British Chancellor of the Exchequer Rishi Sunak has issued further details about the United Kingdom’s freeport agenda, arguing that it will ‘attract investment from around the world’.
Early next year, the Treasury is to begin taking proposals and bids from towns and cities across England host one of a number of Freeports, with first to be inaugurated by the end of 2021.
Businesses that establish themselves in Freeports will receive tax cuts on investment spending, license to import and process goods on a tariff free basis as well as benefit from liberalised planning processes in order to accelerate development. It is hoped the establishment of Freeports will aid the regeneration of coastal cities and towns, which over the past few decades, have increasingly fallen behind the UK’s major cities.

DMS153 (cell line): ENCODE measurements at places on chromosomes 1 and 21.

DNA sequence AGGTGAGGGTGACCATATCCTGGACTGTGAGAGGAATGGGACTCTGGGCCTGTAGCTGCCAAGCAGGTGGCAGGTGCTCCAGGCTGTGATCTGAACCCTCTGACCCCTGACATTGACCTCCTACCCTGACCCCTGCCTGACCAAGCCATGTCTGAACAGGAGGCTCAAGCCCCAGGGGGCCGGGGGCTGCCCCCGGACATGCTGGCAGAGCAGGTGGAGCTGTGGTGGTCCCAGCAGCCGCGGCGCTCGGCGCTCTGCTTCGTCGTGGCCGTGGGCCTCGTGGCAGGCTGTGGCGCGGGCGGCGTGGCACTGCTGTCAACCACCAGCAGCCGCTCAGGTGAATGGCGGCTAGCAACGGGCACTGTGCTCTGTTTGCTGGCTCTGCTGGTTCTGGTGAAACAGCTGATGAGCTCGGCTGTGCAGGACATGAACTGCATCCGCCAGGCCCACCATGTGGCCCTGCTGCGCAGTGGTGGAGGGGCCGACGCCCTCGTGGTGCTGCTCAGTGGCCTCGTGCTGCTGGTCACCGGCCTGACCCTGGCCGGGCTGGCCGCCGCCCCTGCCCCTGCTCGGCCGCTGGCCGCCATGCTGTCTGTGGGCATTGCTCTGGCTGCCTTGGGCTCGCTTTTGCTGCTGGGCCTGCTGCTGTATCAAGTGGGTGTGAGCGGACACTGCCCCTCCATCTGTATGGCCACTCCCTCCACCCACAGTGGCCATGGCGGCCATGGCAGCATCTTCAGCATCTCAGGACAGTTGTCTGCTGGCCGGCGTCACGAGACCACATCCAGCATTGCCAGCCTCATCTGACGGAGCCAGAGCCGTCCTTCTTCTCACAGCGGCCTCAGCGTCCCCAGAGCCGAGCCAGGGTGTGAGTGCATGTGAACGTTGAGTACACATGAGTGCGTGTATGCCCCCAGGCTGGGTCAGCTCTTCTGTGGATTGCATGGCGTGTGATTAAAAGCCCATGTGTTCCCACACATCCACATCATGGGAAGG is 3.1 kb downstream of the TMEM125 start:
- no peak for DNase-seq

The latest development from Rishi Sunak is understood to be a concrete commitment for Britain to replicate the successes of other Special Economic Zones around the world, most notably those found in the UAE and Singapore. In our first report, GENN has strongly advocated for the development of Special Economic Zones and Advanced Special Economic Zones as the United Kingdom regains its fully independent trade and regulatory policy.
According to a 2019 report by the United Nations Conference on Trade and Development, there are only 105 Special Economic Zones in Europe with no additional zones planned. This contrasts to much of the rest of the world where Asia alone has 4,066 Special Economic Zones with a further 502 planned.